The director of nurses and midwifery registration in the UK has announced the consideration of the plausibility of pegging the minimum band in writing test at 6.5. One, however, needs a band 7.0 or better in the other components to qualify.

This is a great news for nurses in Ghana desiring to migrate to work in the UK.

Read the entire announcement below:

Proposed change to IELTS requirement to be considered by NMC’s Council next week

Our Council will consider proposed changes to the requirements for nurses and midwives from outside the UK taking the International English Language Test System (IELTS). This is part of our extensive review of international registration.

Under the proposal, nurses and midwives will be required to continue to achieve a minimum overall level of 7 in the IELTS test, but in future a level 6.5 in writing would be accepted alongside a level 7 in reading, listening and speaking.

The NMC has consulted widely with stakeholders and heard that despite being able to communicate to a high level in English, many nurses and midwives taking the IELTS test were just missing out on achieving a level 7.

Emma Broadbent, Director of Registration and Revalidation at the NMC said:

“Nurses and midwives from outside the UK are a vital part of our workforce, without them the health and care system as we know it simply wouldn’t exist.

“We absolutely recognise that good communication is essential to safer, better care and people can be assured that only those who can communicate to a high standard in English will be able to join our register.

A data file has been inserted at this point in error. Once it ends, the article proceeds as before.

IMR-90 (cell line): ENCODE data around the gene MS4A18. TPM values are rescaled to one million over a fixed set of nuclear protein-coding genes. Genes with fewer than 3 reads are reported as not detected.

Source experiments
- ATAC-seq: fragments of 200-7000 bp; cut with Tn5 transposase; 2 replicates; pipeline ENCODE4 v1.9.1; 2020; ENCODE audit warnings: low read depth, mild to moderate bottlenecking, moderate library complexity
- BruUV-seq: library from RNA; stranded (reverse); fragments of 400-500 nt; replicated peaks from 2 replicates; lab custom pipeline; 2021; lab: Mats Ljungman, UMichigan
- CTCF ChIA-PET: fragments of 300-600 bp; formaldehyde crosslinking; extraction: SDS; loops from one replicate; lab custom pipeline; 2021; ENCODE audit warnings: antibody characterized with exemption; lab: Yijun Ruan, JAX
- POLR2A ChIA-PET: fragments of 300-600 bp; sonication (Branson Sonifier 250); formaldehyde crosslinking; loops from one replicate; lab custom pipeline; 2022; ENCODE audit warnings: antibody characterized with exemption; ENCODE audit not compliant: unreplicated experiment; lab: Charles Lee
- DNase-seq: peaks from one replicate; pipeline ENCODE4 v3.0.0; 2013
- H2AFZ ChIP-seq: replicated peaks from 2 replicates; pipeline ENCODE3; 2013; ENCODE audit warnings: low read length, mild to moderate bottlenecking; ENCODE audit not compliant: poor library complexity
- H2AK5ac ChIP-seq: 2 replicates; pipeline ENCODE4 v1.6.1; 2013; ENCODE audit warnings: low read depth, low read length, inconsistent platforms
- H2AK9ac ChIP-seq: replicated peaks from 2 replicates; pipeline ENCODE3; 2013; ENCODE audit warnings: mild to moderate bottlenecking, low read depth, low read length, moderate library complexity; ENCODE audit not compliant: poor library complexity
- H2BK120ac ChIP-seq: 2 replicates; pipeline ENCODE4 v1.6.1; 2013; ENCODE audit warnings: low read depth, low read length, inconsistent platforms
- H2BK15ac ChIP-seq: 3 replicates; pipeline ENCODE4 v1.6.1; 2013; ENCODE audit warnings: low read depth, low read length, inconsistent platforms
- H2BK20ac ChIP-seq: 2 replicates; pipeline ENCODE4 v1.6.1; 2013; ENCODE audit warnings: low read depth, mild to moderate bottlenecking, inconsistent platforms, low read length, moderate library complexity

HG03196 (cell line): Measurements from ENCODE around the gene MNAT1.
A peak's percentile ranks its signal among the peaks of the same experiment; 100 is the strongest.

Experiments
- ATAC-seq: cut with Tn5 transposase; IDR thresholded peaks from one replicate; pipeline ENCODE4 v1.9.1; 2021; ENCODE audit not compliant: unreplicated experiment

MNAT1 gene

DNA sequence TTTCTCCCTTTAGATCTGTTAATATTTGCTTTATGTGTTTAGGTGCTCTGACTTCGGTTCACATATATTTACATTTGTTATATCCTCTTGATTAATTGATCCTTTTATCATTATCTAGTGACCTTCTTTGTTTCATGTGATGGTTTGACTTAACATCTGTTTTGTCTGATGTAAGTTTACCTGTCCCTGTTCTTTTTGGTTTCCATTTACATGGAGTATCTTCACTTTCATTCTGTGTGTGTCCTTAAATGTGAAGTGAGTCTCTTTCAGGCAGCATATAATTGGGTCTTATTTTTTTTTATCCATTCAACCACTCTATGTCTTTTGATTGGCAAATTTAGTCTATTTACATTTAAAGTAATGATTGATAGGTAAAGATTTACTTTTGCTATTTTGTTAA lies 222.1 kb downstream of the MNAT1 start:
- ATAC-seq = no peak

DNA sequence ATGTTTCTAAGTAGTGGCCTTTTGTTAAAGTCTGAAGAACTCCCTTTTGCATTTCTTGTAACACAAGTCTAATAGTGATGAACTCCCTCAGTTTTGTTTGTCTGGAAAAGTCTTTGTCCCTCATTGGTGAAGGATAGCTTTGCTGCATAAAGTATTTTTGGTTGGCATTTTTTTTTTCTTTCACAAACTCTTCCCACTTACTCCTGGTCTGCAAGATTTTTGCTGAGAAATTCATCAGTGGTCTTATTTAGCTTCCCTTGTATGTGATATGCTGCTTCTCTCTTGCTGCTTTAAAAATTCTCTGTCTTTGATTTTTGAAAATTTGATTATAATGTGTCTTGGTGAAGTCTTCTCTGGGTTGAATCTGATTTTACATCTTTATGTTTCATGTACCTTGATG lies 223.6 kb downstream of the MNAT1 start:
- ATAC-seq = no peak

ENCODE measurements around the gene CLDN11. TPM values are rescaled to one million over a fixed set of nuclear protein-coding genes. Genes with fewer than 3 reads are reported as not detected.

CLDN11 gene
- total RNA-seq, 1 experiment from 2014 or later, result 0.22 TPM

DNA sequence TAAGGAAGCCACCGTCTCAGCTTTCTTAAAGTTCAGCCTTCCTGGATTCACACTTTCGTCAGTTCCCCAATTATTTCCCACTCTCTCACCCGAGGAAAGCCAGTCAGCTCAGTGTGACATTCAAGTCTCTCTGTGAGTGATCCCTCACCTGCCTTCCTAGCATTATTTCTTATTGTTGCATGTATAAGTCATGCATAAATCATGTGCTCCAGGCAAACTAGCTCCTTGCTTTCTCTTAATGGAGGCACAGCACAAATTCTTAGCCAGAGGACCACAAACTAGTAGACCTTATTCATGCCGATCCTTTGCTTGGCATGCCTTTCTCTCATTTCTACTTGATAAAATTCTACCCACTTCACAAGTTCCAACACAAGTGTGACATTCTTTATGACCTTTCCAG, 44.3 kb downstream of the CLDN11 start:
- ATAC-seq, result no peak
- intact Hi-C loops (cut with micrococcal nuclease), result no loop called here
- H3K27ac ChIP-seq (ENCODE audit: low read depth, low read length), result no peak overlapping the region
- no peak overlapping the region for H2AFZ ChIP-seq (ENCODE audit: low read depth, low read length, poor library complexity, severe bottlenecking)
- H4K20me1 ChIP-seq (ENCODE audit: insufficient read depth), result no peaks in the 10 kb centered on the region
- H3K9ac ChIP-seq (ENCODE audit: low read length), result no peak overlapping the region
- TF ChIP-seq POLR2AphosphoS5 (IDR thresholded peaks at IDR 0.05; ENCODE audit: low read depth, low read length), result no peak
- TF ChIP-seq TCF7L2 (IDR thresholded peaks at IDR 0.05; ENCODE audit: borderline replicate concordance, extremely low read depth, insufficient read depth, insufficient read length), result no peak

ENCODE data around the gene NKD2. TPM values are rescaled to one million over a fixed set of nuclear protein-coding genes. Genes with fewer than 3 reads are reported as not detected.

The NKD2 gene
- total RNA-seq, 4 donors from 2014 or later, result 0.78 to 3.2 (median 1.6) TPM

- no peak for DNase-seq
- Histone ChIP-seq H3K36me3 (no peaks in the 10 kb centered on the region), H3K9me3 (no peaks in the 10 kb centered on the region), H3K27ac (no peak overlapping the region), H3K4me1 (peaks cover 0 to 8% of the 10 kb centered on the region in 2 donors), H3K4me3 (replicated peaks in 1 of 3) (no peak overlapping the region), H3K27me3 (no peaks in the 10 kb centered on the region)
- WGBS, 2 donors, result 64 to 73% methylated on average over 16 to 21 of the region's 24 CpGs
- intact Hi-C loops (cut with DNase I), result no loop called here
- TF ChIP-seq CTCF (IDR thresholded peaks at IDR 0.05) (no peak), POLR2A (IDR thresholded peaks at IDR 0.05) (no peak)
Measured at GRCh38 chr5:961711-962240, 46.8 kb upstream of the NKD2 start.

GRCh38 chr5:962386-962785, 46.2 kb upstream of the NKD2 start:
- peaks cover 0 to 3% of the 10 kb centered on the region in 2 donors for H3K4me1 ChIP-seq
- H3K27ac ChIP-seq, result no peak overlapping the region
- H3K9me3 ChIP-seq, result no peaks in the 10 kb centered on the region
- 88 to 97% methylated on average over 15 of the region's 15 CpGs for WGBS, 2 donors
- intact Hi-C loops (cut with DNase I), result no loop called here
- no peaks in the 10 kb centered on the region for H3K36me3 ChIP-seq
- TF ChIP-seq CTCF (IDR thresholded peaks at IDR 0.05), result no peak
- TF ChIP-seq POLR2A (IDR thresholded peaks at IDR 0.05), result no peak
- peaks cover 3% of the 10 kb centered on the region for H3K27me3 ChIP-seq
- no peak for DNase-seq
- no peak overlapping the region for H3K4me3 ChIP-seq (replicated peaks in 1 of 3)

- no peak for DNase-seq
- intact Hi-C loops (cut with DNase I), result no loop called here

“We also recognise the current workforce is under significant pressure, with the number of vacancies are well documented. The change proposed would increase flexibility for highly skilled professionals coming to the UK without compromising safety.”

Danny Mortimer, Chief Executive of NHS Employers, said:

“Good communication between nurses, midwives and patients is of paramount importance to the safety and care of patients.

“We are really pleased that the NMC continues to carefully progress reforms to the system of language testing, and believe these recommendations balance the need to protect the public with improved access for much needed nursing talent.”

Professor Lisa Bayliss-Pratt, Chief Nurse, Health Education England said

“Health Education England (HEE) is working closely with the NMC to ensure that high quality international nursing graduates who wish to work and learn in the NHS can provide the safest, highest quality healthcare to people in this country. HEE welcomes this announcement and will continue to support the NMC in ensuring the highest possible standards are achieved by the NHS workforce.”

If approved, the proposed changes will take effect in the coming weeks. Until then applicants must achieve a level 7 in all areas of the test in order to meet our requirements.

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